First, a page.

COVID-19 Omicron Variant: 7 Subtle Signs You’ve Already Had COVID-19 Omicron Without Knowing It, Study Says

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2. You lost your sense of smell or taste at one point.

Loss of smell and taste has been a big hallmark of COVID-19. While this symptom doesn’t occur for everyone, Dr. Adalja points out that it’s now strongly linked with the novel coronavirus.

Preliminary data from the American Academy of Otolaryngology-Head and Neck Surgery (AAO-HNS) found that, in COVID-19 patients who lost their sense of smell, 27% had “some improvement” within about seven days, while most were better within 10 days.

Worth noting: It’s also possible to temporarily lose these senses with other respiratory conditions, like a cold, the flu, a sinus infection, or even with seasonal allergies. But experts say that the symptom can linger in some people and last for months after recovering from COVID-19.

3. You’ve been dealing with unexplained hair loss.

This hasn’t been widely studied in the context of COVID-19, but many people who have recovered from the virus are reporting issues with hair loss. Actress Alyssa Milano, who has been suffering from COVID-19 symptoms for months, shared a video of herself on Instagram in early August repeatedly brushing out large clumps of hair after she showered.

Members of Survivor Corps, the Facebook support group for people who have had COVID-19, have also talked about experiencing hair loss months after recovering from the virus. It’s due to a condition known as telogen effluvium, and it can be caused by a slew of factors, including pregnancy, extreme stress, weight loss, and illnesses other than COVID-19, Dr. Adalja says.

It’s unlikely that you would just lose more hair than usual without having other COVID-19 symptoms, like a cough or fever, Dr. Adalja says. It’s also important to note that hair loss can happen from stress in general, he says—and there’s been a lot of stress due to the pandemic. If you’re experiencing hair loss, it’s possible it’s due to an unknown COVID infection, a build-up of stress during uncertain times, or another underlying issue.

4. You feel breathless sometimes.

Research published in the journal JAMA has found that people with COVID-19 can have after-effects of the virus, including shortness of breath. It’s not entirely clear why at this point or how long this can last, but it’s likely due to lasting inflammation in the lungs.

“This is one of the well-known lingering effects in people who were diagnosed with COVID-19,” Dr. Schaffner says. “If you have this, well, perhaps that illness you experienced before was actually COVID.” If you’re experiencing shortness of breath, call your primary care physician for guidance or ask for a referral to a pulmonologist. They can often prescribe medications and treatments, like an inhaler, that can help, Dr. Schaffner says.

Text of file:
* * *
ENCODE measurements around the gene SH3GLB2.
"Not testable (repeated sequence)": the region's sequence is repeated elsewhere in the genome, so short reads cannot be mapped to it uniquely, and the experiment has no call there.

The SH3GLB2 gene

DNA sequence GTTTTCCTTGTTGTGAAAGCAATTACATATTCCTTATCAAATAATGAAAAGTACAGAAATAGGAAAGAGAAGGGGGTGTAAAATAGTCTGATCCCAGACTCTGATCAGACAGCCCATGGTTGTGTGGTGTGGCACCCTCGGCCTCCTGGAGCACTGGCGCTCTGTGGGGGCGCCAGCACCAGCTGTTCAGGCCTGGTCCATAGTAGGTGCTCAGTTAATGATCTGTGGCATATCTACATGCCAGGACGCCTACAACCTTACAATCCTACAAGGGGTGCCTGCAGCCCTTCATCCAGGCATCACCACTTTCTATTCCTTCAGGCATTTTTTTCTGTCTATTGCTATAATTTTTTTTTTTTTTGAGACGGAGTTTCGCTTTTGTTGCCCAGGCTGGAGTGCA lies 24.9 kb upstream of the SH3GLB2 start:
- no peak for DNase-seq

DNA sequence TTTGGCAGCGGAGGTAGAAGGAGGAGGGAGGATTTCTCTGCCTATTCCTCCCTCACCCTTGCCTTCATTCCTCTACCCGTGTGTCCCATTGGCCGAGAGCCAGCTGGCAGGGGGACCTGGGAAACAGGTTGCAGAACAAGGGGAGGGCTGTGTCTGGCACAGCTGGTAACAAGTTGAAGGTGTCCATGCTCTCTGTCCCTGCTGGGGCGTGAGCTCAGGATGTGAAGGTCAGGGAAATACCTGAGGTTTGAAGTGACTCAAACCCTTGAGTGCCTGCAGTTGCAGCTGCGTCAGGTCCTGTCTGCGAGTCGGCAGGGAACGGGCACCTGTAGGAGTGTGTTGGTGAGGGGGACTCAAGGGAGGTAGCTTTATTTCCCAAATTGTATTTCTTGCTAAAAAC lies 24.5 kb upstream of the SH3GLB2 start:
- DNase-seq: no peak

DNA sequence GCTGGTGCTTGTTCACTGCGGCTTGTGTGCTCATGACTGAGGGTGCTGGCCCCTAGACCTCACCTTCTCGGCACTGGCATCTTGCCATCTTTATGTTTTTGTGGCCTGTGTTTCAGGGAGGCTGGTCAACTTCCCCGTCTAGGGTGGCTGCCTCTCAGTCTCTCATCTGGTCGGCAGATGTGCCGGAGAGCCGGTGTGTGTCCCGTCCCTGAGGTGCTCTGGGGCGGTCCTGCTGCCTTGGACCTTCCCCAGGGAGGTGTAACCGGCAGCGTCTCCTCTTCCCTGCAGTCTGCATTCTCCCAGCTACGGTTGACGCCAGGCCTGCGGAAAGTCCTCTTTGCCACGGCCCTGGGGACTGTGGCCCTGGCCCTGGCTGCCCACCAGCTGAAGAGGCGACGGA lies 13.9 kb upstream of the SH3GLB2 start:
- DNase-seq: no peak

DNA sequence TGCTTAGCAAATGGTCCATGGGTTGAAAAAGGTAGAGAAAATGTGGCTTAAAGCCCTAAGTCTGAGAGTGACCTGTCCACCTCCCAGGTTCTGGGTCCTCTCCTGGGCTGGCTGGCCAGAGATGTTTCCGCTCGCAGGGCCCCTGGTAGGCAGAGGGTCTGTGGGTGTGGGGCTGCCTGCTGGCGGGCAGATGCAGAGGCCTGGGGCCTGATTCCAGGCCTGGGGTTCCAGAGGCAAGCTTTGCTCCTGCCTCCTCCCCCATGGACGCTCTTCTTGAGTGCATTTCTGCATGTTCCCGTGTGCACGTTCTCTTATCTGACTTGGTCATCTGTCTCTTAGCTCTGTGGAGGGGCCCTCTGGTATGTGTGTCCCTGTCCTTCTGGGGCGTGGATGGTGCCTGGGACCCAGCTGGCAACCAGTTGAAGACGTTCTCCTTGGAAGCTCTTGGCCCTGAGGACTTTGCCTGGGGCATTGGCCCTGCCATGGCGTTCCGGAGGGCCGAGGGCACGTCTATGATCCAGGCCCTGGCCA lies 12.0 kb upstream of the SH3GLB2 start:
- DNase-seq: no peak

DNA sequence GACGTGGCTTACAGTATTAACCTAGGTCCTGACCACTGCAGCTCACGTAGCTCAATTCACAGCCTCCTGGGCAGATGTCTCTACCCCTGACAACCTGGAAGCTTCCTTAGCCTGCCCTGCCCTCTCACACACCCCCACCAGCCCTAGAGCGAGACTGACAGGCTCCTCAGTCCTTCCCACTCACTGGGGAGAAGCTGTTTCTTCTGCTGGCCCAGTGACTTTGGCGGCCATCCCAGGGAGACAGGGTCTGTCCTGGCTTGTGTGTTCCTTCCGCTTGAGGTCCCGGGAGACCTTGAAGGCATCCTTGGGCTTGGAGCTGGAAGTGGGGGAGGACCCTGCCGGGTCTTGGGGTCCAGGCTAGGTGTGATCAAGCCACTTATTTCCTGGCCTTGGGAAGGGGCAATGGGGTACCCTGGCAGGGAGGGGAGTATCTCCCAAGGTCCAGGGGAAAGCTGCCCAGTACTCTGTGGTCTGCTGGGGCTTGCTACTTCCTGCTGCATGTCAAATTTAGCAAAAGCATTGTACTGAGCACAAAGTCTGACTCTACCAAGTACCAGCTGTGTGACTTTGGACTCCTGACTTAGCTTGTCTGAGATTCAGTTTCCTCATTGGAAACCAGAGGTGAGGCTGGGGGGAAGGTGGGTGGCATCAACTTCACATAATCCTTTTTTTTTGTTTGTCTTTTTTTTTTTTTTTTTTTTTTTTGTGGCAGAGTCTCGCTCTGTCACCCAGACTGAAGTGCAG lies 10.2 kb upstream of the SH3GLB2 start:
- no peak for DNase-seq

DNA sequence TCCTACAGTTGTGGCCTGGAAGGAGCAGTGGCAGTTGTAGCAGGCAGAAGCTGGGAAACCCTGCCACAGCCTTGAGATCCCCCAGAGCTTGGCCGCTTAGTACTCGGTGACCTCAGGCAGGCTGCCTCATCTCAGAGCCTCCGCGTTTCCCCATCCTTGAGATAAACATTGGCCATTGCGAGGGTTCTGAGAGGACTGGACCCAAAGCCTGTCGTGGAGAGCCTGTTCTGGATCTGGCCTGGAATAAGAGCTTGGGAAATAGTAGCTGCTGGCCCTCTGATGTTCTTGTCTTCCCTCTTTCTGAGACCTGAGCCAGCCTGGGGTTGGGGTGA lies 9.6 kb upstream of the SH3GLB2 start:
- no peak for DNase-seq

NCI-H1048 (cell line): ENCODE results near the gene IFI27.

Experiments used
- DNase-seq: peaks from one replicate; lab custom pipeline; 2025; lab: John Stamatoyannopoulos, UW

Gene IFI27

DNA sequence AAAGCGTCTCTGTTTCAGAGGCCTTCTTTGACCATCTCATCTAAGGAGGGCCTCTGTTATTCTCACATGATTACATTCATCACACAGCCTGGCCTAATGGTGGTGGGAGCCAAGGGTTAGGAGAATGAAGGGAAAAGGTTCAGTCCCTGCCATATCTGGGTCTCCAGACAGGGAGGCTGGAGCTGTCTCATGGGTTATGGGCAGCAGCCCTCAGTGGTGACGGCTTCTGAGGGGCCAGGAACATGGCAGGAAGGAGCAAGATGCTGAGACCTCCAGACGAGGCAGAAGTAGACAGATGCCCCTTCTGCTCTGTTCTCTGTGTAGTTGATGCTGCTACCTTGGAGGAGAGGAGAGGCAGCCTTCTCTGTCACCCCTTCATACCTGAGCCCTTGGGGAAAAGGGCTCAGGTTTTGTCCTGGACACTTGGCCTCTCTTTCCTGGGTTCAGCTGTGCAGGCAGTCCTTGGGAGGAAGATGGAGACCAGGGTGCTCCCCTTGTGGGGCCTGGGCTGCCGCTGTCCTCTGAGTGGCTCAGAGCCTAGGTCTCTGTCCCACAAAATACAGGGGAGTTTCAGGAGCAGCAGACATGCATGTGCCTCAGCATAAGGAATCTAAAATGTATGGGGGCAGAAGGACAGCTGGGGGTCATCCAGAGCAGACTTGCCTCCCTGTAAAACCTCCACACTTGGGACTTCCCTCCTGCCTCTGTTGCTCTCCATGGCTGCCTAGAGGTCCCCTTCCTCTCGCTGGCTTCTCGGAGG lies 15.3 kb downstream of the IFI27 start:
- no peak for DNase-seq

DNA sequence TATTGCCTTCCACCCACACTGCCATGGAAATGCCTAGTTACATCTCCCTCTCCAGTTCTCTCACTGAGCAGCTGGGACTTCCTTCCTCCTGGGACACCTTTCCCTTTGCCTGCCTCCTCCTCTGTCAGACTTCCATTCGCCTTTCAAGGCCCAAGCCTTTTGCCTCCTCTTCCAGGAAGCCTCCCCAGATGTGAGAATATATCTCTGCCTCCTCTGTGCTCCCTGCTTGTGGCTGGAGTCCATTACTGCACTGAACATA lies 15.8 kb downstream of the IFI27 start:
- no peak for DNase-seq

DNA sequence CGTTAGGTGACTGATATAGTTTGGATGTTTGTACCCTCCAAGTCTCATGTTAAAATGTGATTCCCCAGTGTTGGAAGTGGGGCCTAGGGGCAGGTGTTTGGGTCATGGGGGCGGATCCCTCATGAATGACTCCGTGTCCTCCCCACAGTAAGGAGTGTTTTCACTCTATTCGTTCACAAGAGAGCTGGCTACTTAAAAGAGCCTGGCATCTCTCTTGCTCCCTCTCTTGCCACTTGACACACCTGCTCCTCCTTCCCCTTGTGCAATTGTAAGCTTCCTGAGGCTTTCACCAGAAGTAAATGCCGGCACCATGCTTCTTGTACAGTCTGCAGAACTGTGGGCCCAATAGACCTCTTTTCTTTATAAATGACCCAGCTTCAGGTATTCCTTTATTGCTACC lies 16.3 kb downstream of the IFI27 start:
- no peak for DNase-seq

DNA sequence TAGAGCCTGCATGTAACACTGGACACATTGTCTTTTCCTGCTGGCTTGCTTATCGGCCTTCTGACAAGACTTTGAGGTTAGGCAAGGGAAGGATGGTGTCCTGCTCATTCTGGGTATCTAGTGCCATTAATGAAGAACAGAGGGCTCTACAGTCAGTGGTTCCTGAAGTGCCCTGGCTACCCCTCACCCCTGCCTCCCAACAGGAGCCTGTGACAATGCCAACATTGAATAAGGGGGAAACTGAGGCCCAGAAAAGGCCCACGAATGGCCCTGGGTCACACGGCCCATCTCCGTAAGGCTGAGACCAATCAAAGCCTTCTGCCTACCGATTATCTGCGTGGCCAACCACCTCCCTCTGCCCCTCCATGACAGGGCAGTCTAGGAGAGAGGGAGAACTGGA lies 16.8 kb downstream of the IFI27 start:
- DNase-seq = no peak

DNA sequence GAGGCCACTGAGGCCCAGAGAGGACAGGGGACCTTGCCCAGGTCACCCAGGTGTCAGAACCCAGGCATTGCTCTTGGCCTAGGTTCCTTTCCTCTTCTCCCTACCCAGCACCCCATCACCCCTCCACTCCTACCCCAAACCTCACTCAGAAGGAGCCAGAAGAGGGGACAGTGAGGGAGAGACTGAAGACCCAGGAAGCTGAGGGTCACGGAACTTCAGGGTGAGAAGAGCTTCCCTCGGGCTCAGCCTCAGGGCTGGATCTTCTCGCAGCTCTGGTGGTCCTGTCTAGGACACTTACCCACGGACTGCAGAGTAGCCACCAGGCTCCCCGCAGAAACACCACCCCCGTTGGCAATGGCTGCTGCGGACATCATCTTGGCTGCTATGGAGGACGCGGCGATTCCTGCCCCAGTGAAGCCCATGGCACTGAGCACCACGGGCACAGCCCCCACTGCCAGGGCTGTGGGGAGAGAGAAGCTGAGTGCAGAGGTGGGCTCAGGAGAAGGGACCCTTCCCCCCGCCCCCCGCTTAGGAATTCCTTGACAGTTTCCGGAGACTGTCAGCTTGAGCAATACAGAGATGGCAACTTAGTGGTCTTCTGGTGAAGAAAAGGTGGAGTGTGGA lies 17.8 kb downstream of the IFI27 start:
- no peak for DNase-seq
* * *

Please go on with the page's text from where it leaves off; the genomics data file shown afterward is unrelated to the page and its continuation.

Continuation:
5. You have a cough that will not go away.

A lingering cough is another symptom that people who participated in the JAMA study reported. The cough is often dry, meaning that nothing comes up, like like phlegm or mucus, Dr. Adalja says. This is fairly common: Data from the CDC found that 43% of people who had COVID-19 still had a cough 14 to 21 days after getting a positive test for the virus.

6. You’re really, really tired.

This is one of the biggest lingering effects after a person has COVID-19, according to the JAMA study. That study found that 53% of patients said they were struggling with fatigue around 60 days after they first showed signs of the virus.

“We’re seeing some people who had mild illness who have fatigue for some period of time,” Dr. Adalja says. But, he says, it’s not entirely clear right now why this happens. It could be the way a person’s immune system reacts to the virus, or it could simply be the way the virus works in the body.

Keep in mind that fatigue is a really common issue and can be a sign of many different health issues (including, of course, not getting enough sleep). Like hair loss, people who experience fatigue due to COVID-19 would have also had other symptoms of the virus in the past, Dr. Adalja says.

7. You have unusual symptoms that seem to be lasting forever.

Experts stress that COVID-19 is still a new virus, so doctors and scientists are learning more about it all the time. Research on lasting effects of the virus is ongoing, and it’s difficult for doctors to say at this time that having certain symptoms could mean you had a COVID-19 infection, while others don’t, Dr. Adalja says.

It’s worth mentioning that some people have experienced heart issues after contracting the virus. One small study of 100 people who recovered from COVID-19 that was published in JAMA Cardiology did MRIs on former patients and found that 78% had some kind of abnormal heart finding, independent of any pre-existing conditions. This also didn’t seem to be linked to severity of illness, the researchers found. That could show up in a lot of different ways, including random heart palpitations, Dr. Schaffner says, but it could also be unnoticeable.

Of course, there are plenty of other complications that experts may not even know about yet. If you’ve been feeling off and your symptoms are persistent, Dr. Schaffner says it’s a good idea to get checked out by your doctor, whether you think it’s related to COVID-19 or not.

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